Updated 17:56 PM PHT Mon, December 5, 2016
Manila (CNN Philippines Life) — This year’s Metro Manila Film Festival has been a contentious one, with big producers crying foul over the very prominent snubs of their franchises' next installments. We have Mother Lily Monteverde pushing the case for another “Mano Po” film, Vic Sotto with his new “Enteng Kabisote” movie, and Vice Ganda defending his second feature with Coco Martin.
MMFF entries or not, these films — swept aside this year in favor of independent full-length features — still want their share of the pie. We review the first two that came out this week.
The Super Parental Guardians
Does Vice Ganda know he’s a good comedian? If so, does he know he’s selling himself short? For someone with his potential and level of clout in the entertainment industry, you would expect him to demand better material to work with. But he doesn’t. Instead, he settles for another mediocre comedy which is only good for a few laughs but not much else.
In Joyce Bernal’s “The Super Parental Guardians,” he plays Arci, a social media manager thrust into his godfather role once his best friend Sarah (Matet de Leon) gets murdered EJK-style. She doesn’t necessarily get shot by a masked vigilante, but she does end up dying in Arci’s arms with a knife in her back and placard saying “Adik sa balot. Huwag tularan.” Arci is joined by Paco (Coco Martin), Sarah’s stuntman brother who also happens to be a gang leader. The two decide to cohabitate so they can take better care of Sarah’s orphaned kids Megan (Awra Briguela) and Ernie (Onyok Pineda).
Much like in “Beauty and the Bestie,” Vice and Coco’s 2015 MMFF film, the two play up the gay guy-straight guy shtick. Arci is predatory, advancing on Paco like an in-heat wildebeest. Paco flirts back before rebuffing Arci’s attempts with physical threats. Both have their own struggles. Arci finds it difficult to let these new people into his calculated life, while Paco tries his best to turn his life around. If these weren’t enough, the two have to deal with raising these kids while fighting off a syndicate that wants them dead.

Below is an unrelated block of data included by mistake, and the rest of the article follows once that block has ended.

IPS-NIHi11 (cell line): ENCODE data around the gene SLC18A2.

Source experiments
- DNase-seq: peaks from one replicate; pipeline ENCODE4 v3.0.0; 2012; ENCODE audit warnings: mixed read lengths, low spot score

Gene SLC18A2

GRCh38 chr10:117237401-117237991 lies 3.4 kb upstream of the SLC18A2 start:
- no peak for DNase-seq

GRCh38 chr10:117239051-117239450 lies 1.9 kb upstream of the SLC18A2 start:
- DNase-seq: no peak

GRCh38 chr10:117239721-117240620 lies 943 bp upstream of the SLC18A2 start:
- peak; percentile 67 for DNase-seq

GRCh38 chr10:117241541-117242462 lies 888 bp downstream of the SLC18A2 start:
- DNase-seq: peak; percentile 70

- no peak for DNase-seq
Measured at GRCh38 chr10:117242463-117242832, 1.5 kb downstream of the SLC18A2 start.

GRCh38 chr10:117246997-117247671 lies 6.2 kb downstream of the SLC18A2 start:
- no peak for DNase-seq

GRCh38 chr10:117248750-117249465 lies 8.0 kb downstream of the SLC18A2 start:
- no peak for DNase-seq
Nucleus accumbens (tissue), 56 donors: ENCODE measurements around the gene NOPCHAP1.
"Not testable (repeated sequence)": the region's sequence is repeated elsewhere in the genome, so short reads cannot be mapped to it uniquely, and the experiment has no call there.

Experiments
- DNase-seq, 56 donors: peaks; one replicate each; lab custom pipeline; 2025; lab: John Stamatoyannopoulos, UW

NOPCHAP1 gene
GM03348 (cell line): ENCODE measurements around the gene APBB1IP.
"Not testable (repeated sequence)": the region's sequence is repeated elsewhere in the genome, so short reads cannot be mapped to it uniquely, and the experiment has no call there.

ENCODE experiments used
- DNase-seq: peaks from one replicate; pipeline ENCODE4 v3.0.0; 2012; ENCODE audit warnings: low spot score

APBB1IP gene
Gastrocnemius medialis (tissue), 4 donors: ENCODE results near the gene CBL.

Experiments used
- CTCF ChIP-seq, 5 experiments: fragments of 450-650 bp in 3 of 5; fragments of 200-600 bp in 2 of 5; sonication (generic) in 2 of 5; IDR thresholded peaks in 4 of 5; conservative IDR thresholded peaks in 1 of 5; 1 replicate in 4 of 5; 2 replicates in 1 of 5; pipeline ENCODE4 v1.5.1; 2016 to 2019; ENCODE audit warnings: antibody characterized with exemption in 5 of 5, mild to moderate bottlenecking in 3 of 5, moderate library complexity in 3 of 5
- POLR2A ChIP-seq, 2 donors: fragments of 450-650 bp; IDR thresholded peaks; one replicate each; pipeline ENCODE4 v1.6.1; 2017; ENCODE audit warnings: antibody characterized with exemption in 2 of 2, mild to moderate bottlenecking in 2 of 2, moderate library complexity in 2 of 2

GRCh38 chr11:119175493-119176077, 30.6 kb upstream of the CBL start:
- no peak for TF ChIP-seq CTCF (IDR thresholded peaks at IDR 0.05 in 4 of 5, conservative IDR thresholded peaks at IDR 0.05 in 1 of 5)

This two-hour vaudeville is entertaining in small, healthy doses. Anything more feels like a waste of neurons. Looking at the list that make up the film’s cast and crew, one can’t help but feel a tinge of sadness. These are talented people. Vice, for example, showed a moment of comedic genius during a Vilma-esque dance sequence that gave me flashbacks of Dolphy at his prime. Sadly, that is wasted. Production could have done so much more by holding back on the gimmicks, sticking to camp if they wanted camp, and tightening the screenplay.
Many of the film’s jokes are one-offs that are overstuffed into a thin, flimsy script, bloating it with news and pop culture references that add nothing to the main story arc. They only serve to satisfy the audience’s short attention span. In one scene, Arci spins a Pokéstop and stalls his assailants with Pokéballs; in another, Baron Geisler and Kiko Matos duke it out while a “Boosan”-bound train full of zombies bursts into flames. Nothing makes sense, and yet everyone still lives happily ever after in the end.